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2004 Feb 15

WigJig Jewelry Tools Presents our Jewelry Making Newsletter for February 15, 2004

International Gem and Jewelry Show, Tucson:
We want to thank everyone who stopped by our demonstration at the Best Bead Show in Tucson.  Your very kind reception made demonstrating our tools very easy and was greatly appreciated. 


We update the items we have "On Sale" with every newsletter.  A small sample of the products we currently have for sale at a discount are shown below.  Please click on any of the text below the pictures to view our entire list of sale items.  Quantities are limited for these items so please shop early.  This sale will be effective through February 27, 2004. 


New Store:
We now have an alphabetical index of our products.  This provides another way to shop in our Internet store.  You can view this Index here.     If you have problems placing an order, please call us at 800-579-WIRE or send us an e-mail  at with your telephone number and we will be happy to call you to take your order.  


With every newsletter we provide a free design from WigJig University to spur the creative juices.  This newsletter's free designs are the designs for the four earrings shown at right.  Instead of "Seven Easy Pieces", these are 4 Easy Earrings as these are all beginner's projects.  Making these four earrings is a great way to get started in wire design.  We have created an Internet Starter Kit that includes all the supplies, tools and materials to make these earrings using silver-plated wire for a total cost of $54.95.  Instructions for this Internet Starter Kit are provided via the "Beginners Start Here" link on our WigJig home page.  We will begin selling this Internet starter kit as a package during the week beginning February 16th.  Until we have the kit ready to go, we have included a complete parts and tools list along with complete instructions for making these earrings here.    

Earrings jewelry making projects made on WigJig jewelry tools to shape jewelry wire.

4 Easy Earrings

Past Jewelry Making Techniques:

We maintain a techniques web page that provides links to the discussion of techniques in our prior newsletters.  You can visit this web page here.  Follow the links on that page to the discussion of the technique in that newsletter.  You will need to scroll down to view the techniques section in each prior newsletter. 

Jewelery Making Technique:

This weeks techniques discussion is on what jewelry wire to use.  During my demonstrations in Tucson, one of the more consistent responses that I heard is that many people were having trouble getting started properly.  Often, the problem was very simple -- they started with jewelry wire that was too small.  22G wire is great wire for making wrapped bead links, where the wire wraps around itself and is therefore stronger; but it is not the right wire for making a wire component like the body of the four earrings shown above.  In general, earring components should be made from 20 or 21G wire, bracelet components should be made from 18 or 20G wire and necklace components should be made from 16 or 18G wire.    Some additional discussion on wire has been added to our Beginner's section here.  Please also visit our November 9, 2003 newsletter for information on working with half-hard wire.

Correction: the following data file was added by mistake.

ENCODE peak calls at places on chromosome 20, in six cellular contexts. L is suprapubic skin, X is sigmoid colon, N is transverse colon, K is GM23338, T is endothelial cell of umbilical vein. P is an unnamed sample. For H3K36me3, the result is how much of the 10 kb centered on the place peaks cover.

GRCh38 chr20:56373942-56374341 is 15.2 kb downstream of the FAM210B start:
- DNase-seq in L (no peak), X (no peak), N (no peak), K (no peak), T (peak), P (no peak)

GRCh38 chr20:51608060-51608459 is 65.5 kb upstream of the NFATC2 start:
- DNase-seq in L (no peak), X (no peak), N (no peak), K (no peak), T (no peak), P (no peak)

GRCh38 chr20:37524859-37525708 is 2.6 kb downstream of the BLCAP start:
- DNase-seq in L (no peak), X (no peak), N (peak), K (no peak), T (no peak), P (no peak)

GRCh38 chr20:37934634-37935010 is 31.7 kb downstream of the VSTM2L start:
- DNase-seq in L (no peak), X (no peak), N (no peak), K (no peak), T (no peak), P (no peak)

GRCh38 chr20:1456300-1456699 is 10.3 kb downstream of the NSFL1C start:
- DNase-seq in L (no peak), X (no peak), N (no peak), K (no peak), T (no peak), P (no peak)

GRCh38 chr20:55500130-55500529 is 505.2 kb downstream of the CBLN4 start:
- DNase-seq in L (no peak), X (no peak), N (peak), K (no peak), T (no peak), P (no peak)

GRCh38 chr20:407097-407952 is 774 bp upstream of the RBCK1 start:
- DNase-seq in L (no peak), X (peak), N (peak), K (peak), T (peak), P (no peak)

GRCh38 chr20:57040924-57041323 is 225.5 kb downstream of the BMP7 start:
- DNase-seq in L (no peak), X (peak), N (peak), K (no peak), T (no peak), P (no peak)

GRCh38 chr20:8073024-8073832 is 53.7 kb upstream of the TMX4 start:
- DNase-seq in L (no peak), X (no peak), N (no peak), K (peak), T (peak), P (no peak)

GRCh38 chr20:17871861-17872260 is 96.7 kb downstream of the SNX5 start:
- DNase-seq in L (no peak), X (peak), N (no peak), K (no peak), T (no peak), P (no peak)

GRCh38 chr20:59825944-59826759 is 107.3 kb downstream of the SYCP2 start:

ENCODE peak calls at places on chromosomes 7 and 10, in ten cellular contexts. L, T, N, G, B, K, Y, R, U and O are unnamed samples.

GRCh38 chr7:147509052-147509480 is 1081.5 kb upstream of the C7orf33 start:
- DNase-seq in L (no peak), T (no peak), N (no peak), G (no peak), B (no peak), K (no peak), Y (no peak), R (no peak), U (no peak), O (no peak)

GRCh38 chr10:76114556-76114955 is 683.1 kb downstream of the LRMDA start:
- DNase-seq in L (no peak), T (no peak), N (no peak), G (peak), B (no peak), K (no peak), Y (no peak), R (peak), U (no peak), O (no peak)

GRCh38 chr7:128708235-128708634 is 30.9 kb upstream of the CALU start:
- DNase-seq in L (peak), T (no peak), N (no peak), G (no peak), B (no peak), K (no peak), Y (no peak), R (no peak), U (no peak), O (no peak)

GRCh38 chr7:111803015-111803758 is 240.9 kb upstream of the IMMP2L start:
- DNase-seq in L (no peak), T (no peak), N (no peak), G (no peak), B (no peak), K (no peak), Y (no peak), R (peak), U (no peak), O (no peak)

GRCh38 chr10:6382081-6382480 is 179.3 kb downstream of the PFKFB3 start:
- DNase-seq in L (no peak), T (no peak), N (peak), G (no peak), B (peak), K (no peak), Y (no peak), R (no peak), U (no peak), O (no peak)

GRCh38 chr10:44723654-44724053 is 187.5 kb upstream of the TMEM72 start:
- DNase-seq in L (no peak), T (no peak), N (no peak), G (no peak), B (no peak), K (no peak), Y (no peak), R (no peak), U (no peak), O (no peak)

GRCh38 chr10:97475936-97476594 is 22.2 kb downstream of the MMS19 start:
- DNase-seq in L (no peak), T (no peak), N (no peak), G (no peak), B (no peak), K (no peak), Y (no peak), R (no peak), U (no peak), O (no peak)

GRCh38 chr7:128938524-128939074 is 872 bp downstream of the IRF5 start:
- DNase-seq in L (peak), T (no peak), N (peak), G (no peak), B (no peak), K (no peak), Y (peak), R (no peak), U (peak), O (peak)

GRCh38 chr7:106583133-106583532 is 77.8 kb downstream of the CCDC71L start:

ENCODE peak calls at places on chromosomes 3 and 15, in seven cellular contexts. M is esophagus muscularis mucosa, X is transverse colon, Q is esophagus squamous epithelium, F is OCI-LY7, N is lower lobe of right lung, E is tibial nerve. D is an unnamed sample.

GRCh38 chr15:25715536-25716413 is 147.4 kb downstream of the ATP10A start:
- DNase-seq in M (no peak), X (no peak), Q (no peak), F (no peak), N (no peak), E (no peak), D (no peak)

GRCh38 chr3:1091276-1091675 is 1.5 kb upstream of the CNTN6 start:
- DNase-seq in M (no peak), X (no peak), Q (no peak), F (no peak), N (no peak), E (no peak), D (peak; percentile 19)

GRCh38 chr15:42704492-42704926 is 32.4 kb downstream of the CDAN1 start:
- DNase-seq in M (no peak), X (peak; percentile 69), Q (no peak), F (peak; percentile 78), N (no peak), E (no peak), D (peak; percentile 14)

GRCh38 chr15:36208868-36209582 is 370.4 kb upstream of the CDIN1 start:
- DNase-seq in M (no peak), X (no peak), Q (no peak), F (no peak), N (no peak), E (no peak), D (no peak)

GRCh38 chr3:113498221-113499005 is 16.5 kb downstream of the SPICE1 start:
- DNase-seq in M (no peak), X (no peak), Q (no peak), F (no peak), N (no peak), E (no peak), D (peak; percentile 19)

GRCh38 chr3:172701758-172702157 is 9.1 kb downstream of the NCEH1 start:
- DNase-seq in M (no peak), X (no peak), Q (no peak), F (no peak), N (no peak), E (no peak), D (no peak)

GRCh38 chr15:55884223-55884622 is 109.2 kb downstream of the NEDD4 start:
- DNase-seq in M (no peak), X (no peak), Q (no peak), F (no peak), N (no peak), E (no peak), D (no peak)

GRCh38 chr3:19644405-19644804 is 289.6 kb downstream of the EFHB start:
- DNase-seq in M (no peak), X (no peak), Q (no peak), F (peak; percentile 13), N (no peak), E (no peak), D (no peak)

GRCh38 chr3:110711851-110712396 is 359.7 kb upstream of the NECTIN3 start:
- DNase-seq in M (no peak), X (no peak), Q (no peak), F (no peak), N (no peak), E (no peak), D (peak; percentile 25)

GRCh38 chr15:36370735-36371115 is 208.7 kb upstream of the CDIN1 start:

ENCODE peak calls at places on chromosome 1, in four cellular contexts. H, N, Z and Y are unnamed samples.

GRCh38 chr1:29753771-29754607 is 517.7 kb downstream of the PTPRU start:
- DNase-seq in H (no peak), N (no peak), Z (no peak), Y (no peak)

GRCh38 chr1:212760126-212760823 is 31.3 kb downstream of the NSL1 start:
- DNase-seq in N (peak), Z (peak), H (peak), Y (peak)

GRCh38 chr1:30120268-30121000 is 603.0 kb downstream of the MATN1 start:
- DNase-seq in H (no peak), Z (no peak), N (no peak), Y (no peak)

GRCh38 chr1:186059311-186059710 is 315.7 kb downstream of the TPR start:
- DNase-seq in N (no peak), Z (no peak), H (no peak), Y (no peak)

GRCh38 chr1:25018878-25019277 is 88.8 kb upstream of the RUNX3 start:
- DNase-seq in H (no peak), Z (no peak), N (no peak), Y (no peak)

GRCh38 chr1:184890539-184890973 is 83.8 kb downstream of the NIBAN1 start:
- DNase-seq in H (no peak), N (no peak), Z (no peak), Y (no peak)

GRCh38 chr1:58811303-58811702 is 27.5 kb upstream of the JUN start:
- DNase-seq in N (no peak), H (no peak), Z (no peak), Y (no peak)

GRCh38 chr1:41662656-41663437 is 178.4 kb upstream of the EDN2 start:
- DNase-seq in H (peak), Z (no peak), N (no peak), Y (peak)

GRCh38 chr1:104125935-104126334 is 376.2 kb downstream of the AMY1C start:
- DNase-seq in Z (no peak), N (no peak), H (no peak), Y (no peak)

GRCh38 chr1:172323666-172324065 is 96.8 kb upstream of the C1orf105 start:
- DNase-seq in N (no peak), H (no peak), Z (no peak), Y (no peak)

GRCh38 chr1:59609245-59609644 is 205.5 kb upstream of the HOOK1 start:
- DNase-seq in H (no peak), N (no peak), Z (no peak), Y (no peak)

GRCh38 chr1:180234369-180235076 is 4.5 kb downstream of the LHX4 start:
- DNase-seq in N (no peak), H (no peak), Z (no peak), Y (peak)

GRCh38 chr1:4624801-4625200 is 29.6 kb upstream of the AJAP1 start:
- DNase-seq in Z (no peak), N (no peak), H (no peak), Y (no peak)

The next thing that we need to emphasize is to begin every new project with practice wire.  Making the jewelry items that we show on this web site is relatively easy, but it is not so easy that you will be able to sit down and get it perfect on the first try.  You should plan on making several pieces out of practice wire that you will ultimately cut up and throw away before you graduate to your good wire. 

The last thing to discuss is the choice of Artistic Wire versus sterling silver or gold-filled wire.  For beginners, Artistic Wire, especially the Non-Tarnish Silver wire, is a great choice.  The wire is relatively inexpensive, and it is attractive.  You can make some great pieces out of this wire.  Artistic Wire also has one major advantage over Sterling Silver.  Because of the non-tarnish enamel coating on the wire, Artistic Wire doesn't require the polishing that sterling does.  Artistic Wire does have a few drawbacks.  First, it is only made in a hardness of soft, and some pieces are easier to make in half-hard wire.  (In general, all pieces can be made in soft wire, although some may be slightly more difficult.  By contrast, half-hard wire can not be used to make pieces with a spiral.)  Second, because Artistic Wire comes in either nylon coated copper, or silver-plated styles, it doesn't have the commercial appeal of sterling silver or gold-filled wire.  Pieces made with Artistic Wire may not command the same sales price as pieces made in the precious metals.  Finally, both styles of Artistic Wire are more susceptible to scratches than either sterling silver or gold-filled wire. 

The finished pieces that we show on our web site are almost always made in gold-filled wire.  The reason for this is simple.  Our camera won't take acceptable pictures of jewelry made in silver colored wire.  We try to use a dark color of Artistic Wire for our directions because this wire is inexpensive and gold-filled wire for the finished pieces because we can get good pictures with this wire.


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